Writer/Philosopher/Digital-Media Guru Denis Dutton (India 1966-68) Dies in New Zealand
DENNIS DUTTON, A PCV IN INDIA and a distinguished philosopher, writer and digital-media guru — he founded Arts & Letters Daily, one of the first Web sites to exploit the Internet — died on Tuesday in Christchurch, New Zealand. He was 66. The cause was prostate cancer. At his death, Dutton was a professor of philosophy at the University of Canterbury, in Christchurch, where he had taught since 1984.
Arts & Letters was an aggregator that linked to a spate of online articles about literature, art, science and politics, and Dutton was one of the first people to recognize the power of the Web to facilitate intellectual discourse. In 2005 TIME Magazine describe him as being among “the most influential media personalities in the world.” Arts & Letters Daily, which was acquired by The Chronicle of Higher Education in 2002, currently receives about three million page views a month.
Professor Dutton also attracted wide notice in early 2010 with the publication of The Art Instinct: Beauty, Pleasure, and Human Evolution. (Bloomsbury Press). The book was an accounting for taste — and taste, Professor Dutton argued, could be accounted for by looking at the inborn faculties that aided our distant forebears in the arduous prehistoric business of survival.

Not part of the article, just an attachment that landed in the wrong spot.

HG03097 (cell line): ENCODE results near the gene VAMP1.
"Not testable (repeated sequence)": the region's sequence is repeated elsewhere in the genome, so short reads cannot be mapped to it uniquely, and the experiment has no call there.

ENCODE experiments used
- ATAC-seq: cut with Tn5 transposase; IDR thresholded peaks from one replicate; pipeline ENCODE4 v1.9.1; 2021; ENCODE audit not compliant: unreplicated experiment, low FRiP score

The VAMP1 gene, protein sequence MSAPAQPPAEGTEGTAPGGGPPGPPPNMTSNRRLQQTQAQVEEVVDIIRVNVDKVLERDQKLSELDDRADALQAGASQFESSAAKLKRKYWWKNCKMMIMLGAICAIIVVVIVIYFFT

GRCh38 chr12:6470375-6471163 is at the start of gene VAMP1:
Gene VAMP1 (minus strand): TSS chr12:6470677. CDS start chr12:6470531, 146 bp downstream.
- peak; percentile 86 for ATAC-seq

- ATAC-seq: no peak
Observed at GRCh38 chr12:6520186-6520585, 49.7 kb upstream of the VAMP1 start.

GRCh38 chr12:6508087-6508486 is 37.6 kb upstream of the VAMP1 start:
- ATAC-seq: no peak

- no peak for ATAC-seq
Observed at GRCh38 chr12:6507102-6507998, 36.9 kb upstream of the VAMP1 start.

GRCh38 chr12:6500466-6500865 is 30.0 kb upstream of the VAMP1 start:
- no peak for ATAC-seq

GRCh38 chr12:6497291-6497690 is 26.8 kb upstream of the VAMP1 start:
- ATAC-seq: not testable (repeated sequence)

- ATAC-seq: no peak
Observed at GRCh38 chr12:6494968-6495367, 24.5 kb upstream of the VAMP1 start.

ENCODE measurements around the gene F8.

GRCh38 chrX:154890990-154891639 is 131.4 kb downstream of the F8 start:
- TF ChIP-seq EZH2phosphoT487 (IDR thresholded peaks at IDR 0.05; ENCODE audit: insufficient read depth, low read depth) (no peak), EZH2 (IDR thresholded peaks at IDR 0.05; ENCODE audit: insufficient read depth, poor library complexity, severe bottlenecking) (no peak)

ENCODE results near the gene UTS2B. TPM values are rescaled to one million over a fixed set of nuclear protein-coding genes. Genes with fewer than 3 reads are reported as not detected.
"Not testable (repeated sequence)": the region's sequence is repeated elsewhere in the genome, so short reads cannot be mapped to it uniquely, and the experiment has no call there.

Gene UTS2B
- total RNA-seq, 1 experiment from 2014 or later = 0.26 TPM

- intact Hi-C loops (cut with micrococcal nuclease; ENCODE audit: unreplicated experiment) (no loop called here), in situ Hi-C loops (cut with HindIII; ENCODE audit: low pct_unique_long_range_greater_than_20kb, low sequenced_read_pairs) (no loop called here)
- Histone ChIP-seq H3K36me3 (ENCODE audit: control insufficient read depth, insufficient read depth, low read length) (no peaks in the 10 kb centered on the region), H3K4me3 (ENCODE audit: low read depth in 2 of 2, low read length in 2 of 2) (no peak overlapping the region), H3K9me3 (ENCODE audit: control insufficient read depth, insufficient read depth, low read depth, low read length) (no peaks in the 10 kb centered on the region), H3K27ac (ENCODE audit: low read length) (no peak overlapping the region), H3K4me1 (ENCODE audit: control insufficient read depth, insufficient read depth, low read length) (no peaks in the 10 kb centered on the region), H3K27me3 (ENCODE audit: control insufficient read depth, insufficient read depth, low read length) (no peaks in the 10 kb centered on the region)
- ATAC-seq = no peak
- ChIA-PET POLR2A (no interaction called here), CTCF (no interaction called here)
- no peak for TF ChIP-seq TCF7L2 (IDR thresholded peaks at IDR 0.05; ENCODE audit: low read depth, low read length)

Denis Laurence Dutton was born in Los Angeles on Feb. 9, 1944. His parents were booksellers who founded what became Dutton’s, a nationally known chain of independent bookstores.
After earning a bachelor’s degree in philosophy from the University of California, Santa Barbara in ’66, he went to India with the Peace Corps. He later earned his Ph.D. in philosophy from Santa Barbara, and before going to New Zealand, taught at the University of Michigan.
Prolonged exposure to academic prose drove Professor Dutton to create the Bad Writing Contest, which he ran, under the aegis of Philosophy and Literature, for several years in the 1990s. The contest rules, as he explained them in an essay in The Wall Street Journal, were these:
Entries should be a sentence or two from an actual published scholarly book or journal article. No translations into English allowed, and the entries had to be nonironic: We could hardly admit parodies in a field where unintentional self-parody was so rampant.
According to Margalit Fox’s Obiturary in the Saturday, January 1, 2011, New York Times, “Dutton delighted in the tangential, the parenthetical and the weaving of seemingly diverse strands of human enterprise into a seamless whole, there were a few byproducts of the human condition over which he declined to cast the expansive net of Arts & Letters Daily.”
However, he told the Times in 1998, “We will never have horoscopes. If people want horoscopes, they will have to go elsewhere.”
Dutton other books include The Forger’s Art: Forgery and the Philosophy of Art, an essay collection he edited.
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